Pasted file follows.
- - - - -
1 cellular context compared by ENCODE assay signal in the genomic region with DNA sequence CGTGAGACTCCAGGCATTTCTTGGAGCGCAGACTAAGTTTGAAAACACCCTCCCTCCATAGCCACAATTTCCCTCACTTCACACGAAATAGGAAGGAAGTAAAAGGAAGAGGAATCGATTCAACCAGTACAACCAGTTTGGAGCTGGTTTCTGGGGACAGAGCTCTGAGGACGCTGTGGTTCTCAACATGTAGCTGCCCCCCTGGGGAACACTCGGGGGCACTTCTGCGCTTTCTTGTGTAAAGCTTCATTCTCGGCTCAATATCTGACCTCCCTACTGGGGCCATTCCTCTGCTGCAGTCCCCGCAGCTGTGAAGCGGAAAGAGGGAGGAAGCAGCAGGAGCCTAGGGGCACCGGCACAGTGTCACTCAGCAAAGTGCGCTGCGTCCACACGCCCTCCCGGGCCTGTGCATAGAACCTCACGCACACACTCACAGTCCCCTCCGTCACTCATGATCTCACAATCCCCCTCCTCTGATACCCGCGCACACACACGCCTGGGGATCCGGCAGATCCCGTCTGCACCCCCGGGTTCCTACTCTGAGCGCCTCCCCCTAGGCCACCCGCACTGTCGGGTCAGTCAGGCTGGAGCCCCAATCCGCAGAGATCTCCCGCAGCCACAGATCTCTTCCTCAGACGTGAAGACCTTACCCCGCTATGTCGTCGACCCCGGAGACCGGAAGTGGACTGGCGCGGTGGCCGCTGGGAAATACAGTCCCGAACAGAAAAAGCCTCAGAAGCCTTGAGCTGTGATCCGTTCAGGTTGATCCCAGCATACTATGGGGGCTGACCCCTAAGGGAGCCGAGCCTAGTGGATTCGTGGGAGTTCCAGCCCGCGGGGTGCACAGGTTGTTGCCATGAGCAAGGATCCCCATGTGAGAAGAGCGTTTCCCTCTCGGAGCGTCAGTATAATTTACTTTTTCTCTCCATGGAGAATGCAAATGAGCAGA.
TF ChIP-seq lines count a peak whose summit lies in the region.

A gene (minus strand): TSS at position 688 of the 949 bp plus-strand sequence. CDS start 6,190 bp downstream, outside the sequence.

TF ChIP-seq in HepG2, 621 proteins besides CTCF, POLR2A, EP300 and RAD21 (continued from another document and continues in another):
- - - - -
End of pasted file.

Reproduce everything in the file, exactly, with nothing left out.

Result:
1 cellular context compared by ENCODE assay signal in the genomic region with DNA sequence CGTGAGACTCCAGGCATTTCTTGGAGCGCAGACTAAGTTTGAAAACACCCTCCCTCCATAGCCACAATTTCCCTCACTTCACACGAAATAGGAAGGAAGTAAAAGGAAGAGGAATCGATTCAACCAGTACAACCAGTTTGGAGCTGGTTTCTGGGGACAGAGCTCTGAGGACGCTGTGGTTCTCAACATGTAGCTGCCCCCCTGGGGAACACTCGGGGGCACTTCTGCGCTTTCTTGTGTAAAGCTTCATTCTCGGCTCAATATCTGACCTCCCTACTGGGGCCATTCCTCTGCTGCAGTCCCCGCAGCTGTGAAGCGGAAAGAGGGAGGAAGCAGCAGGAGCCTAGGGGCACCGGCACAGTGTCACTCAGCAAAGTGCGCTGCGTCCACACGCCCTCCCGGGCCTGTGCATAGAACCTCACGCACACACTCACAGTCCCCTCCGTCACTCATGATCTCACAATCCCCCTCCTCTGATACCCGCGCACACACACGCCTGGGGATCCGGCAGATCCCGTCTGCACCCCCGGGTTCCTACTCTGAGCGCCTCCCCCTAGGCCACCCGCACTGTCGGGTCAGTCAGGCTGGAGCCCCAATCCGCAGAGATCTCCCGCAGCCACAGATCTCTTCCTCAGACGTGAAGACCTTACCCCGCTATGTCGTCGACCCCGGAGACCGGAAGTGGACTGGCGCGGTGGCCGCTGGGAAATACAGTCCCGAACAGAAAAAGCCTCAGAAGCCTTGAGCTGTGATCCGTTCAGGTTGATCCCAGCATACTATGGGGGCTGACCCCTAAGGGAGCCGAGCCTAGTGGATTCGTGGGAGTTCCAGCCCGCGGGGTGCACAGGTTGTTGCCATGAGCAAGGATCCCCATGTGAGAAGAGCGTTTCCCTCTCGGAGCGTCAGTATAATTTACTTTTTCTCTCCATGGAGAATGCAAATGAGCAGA.
TF ChIP-seq lines count a peak whose summit lies in the region.

A gene (minus strand): TSS at position 688 of the 949 bp plus-strand sequence. CDS start 6,190 bp downstream, outside the sequence.

TF ChIP-seq in HepG2, 621 proteins besides CTCF, POLR2A, EP300 and RAD21 (continued from another document and continues in another):